Hordes: Prelude to Battle Reports

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This week I got in my order of Hordes miniatures, consisting of the Circle Orboros starter Warpack and a unit of Tharn Bloodtrackers. Actually, the Tharn Bloodtrackers came in separately (since I placed my order the day before Privateer Press officially allowed distributors to sell them) and so I haven’t had a chance to use them yet.

The starter Warpack consists of a Warlock, one Heavy Warbeast, and two Light Warbeasts. For the faction I chose, this means that I get Kaya the Wildborn as my Warlock, a Warpwolf, and two Arguses.

-Kaya is, from what I can tell, a finesse sort of character: She has Pathfinding which allows her to pass through rough terrain unhindered, and a spell to give units under her command stealth, or to allow them to teleport from one location on the battlefield to another. She is pretty strong, as all Warlocks are (since they’re your most important units on the field), but she’s more of an assassin than a brawler.
-The Warpwolf is the standard heavy unit for any Circle army. It’s pretty fast and hits quite hard, but can’t withstand much damage. It has a limited ability to warp its physical characteristics, allowing it to warp for speed when not in combat and to warp for strength or armor when it is.
-The Argus is a two-headed dog whose primary feature is its speed. The Argus is relatively fragile and doesn’t hit that hard, but it’s not something you can afford to ignore. Its bark, while not a tremendous threat, gives the starter warpack a bit of ranged capability that can paralyze enemy units.
-The Bloodtrackers (although I haven’t played with them yet) are savage humanoid women who can toss javelins with deadly effect. They can pass through rough terrain without penalty and get to deploy ahead of the main bulk of your force. Though they’re fragile, collectively they pack enough punch to take down even heavy targets.

One thing I’m noticing with Warmachine/Hordes and Privateer Press is they pretty much actively encourage people to play the game with what are called “proxy” units. Privateer Press publishes all of the attributes for upcoming units in Warmachines/Hordes in their magazine No Quarter, which means that you can take those stats and play the game without even owning the miniatures. For example, the Bloodtrackers, which were actually formally released last week, have been being used in play for months already by people proxying the models.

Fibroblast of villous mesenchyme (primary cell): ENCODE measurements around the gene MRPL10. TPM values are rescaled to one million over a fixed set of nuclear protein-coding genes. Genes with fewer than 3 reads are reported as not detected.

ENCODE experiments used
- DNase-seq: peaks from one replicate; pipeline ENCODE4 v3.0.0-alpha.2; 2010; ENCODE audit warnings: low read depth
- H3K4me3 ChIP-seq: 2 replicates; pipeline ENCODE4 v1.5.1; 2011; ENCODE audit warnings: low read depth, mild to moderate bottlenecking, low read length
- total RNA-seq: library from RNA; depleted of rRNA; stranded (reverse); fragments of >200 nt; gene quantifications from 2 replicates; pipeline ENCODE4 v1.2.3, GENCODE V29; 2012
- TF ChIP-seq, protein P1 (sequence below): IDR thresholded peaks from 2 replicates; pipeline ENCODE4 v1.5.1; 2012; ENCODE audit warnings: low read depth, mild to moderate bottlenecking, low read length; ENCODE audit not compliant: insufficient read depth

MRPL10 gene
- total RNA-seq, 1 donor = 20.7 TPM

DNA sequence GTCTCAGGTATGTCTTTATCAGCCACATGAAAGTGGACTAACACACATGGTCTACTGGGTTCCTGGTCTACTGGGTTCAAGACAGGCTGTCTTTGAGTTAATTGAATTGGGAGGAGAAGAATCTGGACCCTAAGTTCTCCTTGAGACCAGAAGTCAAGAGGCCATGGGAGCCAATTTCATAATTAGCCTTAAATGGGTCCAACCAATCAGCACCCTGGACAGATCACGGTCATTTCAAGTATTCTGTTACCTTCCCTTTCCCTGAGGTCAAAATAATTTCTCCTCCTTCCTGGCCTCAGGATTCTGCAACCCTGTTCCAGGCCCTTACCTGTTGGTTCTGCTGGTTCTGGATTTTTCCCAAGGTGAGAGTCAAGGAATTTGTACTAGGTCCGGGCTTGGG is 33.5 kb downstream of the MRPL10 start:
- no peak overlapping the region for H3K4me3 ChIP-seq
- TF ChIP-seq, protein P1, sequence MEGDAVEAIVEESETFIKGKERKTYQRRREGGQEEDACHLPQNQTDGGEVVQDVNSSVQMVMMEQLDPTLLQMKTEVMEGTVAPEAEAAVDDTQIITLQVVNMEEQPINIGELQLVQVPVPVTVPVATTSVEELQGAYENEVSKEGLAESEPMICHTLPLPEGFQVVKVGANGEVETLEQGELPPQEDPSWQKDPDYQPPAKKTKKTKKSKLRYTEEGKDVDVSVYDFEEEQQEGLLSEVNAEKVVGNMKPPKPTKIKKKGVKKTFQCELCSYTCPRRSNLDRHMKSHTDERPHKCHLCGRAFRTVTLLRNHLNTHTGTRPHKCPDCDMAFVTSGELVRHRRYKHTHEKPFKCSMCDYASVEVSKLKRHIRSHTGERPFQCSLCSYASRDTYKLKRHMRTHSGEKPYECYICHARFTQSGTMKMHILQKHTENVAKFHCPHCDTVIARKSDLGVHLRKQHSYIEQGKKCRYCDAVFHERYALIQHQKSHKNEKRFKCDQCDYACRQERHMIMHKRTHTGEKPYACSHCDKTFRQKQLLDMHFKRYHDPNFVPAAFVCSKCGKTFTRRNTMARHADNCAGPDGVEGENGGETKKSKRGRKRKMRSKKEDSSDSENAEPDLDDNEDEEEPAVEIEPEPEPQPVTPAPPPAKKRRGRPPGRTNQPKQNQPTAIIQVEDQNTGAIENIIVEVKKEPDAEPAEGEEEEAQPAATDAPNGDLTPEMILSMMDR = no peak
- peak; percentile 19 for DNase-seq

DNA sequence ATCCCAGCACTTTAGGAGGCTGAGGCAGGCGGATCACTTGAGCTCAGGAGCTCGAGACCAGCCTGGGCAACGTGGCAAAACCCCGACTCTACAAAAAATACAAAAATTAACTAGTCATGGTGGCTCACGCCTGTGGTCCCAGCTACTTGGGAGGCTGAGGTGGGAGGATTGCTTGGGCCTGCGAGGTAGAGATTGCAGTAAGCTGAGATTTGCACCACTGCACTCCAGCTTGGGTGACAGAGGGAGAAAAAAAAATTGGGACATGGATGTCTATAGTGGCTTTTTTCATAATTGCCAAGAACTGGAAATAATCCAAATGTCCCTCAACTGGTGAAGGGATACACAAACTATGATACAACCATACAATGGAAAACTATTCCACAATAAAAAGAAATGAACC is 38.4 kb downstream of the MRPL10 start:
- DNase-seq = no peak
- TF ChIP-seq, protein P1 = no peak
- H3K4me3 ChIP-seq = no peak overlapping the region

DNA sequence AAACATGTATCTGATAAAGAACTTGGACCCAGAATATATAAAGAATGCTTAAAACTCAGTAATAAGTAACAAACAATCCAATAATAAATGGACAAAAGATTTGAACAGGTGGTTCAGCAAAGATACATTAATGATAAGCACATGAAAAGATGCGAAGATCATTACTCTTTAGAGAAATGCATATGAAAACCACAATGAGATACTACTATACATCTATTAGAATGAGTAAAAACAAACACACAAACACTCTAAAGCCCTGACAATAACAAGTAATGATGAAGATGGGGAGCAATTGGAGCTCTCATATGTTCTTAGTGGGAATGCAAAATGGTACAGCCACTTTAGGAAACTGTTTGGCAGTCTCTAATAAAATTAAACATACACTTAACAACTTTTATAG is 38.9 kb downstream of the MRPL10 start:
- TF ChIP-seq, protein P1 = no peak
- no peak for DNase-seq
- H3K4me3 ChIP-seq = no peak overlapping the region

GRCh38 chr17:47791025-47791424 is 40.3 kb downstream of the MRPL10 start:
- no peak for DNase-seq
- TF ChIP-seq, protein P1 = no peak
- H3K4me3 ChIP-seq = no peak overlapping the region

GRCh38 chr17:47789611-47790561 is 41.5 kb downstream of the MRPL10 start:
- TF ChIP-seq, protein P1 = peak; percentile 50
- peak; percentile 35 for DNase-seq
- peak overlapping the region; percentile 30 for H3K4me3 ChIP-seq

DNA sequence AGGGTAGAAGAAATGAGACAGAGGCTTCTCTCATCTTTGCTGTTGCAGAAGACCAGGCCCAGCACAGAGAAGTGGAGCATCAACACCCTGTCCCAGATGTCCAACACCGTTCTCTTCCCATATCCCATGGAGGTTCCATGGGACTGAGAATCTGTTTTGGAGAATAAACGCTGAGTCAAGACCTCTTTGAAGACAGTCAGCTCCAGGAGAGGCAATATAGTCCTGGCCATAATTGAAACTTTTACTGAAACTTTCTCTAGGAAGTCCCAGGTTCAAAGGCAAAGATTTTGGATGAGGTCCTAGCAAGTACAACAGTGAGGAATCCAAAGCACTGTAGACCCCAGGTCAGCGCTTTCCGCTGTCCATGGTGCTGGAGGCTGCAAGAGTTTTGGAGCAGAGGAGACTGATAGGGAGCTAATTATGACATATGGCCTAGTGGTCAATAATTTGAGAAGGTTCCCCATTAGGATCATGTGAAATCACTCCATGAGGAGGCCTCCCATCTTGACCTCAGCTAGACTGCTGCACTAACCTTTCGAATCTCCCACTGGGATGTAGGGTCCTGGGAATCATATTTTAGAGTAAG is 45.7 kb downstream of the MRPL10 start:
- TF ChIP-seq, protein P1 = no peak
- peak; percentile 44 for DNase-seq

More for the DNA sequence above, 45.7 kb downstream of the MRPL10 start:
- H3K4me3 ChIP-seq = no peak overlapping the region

Maybe it’s just my bad experience to the elitist “WYSIWYG” attitude of Games Workshop, but I think it’s kind of nice to see a game company which encourages people to play the game first and foremost, with the impetus to buy the models being convenience and appreciation for the quality of the models. Not to mention that my decision to purchase the Bloodtrackers was formed pretty much by accounts of players saying they have used them to great effect in their own battles.

Anyway, my starter Warpack comes in at 275 points, and adding on a base unit of Bloodtrackers puts me at 335 points. Although this is a playable level of troops, obviously tactics and strategies become a little more interesting when you’ve got more to work with. I’m looking to build up to 500 points in the next couple of months or so. In June a new unit is coming out called the Pureblood Warpwolf, which comes in at 124 points. I am definitely looking to add one into my own army. I’m also looking at adding in a unit of Standing Stones (although I don’t recall their points cost offhand), and possibly taking out an Argus to add in Druids (points allowing) or a Lord of the Feast solo unit, or a Gorax warbeast.

So many options…

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